"Fox kills chickens, blames barking dogs."

Great stuff.

(I will update with his name and URL if I can find the site again.)

UPDATE: Got it! It comes from the always excellent Perry de Havilland on the redoubtable Samizdata website.


Quote for the day

Truth is incontrovertible; malice may attack it and ignorance may deride it; but, in the end; there it is.

- Sir Winston Churchill (1874 - 1965)
British statesman and author


Blue Helmets and Purple Helmets, v.3

Another installment in the recurring series of 'Blue Helmets and Purple Helmets'

BH & PH, v. 1: here

BH & PH, v. 2: here

Let's review the UN's statements on the matter of the Nobel Peace Prize-winning UN peacekeeping force's violent sexual proclivities.

In 1993, U.N. peacekeepers in Cambodia were charged with sexually abusing girls. At the time, the U.N.'s top official in Cambodia, Yasushi Akashi, played down the gravity of the allegations, saying, "Boys will be boys."

In 2002, the UN investigated claims that UN peacekeepers in West Africa are serial rapists and pedophiles, and found the claims baseless, even though independent studies concluded they were well-founded.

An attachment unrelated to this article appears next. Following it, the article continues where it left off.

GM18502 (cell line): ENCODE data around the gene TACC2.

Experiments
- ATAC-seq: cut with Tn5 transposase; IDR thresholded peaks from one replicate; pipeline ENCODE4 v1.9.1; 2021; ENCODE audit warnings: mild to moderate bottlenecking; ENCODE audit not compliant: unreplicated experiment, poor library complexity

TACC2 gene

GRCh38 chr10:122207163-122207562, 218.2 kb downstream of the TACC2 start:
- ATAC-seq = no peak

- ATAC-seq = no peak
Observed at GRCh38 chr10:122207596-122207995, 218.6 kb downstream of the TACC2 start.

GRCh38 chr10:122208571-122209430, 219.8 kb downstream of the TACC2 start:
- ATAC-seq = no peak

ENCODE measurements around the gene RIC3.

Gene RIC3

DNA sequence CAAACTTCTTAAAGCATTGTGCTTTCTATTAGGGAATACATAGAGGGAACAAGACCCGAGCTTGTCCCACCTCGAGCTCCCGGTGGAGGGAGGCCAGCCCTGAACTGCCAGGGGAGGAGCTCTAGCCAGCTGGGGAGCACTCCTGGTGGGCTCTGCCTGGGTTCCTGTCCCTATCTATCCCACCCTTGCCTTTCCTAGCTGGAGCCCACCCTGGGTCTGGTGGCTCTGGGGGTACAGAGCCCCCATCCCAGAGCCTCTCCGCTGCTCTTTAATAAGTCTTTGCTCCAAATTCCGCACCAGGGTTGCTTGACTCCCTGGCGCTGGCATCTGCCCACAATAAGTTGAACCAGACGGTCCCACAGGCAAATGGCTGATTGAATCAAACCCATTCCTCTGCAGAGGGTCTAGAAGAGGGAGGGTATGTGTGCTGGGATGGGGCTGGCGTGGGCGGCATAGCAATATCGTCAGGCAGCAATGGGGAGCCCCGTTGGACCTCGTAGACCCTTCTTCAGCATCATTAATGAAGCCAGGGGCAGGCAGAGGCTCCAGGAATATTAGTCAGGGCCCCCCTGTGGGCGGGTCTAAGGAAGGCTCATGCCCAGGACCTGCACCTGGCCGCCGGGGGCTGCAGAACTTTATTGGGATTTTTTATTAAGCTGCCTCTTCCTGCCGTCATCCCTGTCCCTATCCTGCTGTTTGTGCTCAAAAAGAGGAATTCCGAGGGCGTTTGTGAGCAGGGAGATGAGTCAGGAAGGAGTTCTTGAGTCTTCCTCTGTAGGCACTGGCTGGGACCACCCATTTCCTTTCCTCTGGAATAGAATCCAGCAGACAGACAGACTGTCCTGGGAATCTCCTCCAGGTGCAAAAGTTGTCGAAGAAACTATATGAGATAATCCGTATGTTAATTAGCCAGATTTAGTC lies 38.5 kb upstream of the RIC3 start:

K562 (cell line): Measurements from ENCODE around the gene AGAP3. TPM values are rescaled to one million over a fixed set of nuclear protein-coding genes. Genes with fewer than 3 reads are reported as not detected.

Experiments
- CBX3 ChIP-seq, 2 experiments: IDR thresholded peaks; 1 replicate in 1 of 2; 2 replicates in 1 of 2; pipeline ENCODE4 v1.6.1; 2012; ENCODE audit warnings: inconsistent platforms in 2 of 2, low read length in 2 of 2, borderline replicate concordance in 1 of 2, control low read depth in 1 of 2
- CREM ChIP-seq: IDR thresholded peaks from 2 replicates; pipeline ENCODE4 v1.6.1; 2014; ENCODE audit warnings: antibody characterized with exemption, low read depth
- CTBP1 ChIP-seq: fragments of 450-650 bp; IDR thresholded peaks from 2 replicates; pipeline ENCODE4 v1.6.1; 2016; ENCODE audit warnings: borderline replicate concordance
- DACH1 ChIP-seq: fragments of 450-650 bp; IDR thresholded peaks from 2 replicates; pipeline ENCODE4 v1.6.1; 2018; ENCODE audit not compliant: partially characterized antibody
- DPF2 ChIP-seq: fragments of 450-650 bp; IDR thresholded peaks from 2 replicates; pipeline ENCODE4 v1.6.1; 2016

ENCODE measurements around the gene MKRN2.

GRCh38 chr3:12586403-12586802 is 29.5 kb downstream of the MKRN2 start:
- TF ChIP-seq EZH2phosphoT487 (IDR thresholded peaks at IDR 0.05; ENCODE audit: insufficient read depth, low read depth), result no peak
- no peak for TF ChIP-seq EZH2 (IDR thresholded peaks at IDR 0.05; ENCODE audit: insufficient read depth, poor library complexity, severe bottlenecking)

In 2004, confronted by incontrovertible evidence, the UN admitted, in a 'modified limited hangout' that, yes, there were a few cases, but only by a very few bad people and only in one place.

In 2005, the UN admitted that sexual abuse, gang rape, pedophilia, and sex trafficking is, in fact, a big problem in every UN peacekeeping operation.

23 October 2002 (BBC)
The United Nations has rejected allegations that any of its peacekeepers and aid agency workers have been engaged in the sexual exploitation of refugees in West Africa. An internal UN report says a six-month probe has been unable to confirm any of the cases of alleged abuse that had been detailed during an independent investigation last February.

The allegations of widespread sexual abuse involving locally-employed UN staff in West Africa sent a wave of horror and embarrassed shame through the entire organisation. The reports, which emerged from Liberia, Sierra Leone and Guinea, spoke of aid workers and peacekeepers obtaining sexual favours from refugees, mostly young girls, in exchange for food.

The practice seemed to have been confirmed in an investigation by independent consultants appointed jointly by the UN's own refugee agency and the British-based charity Save the Children. But now, the UN has concluded that the main allegations are baseless.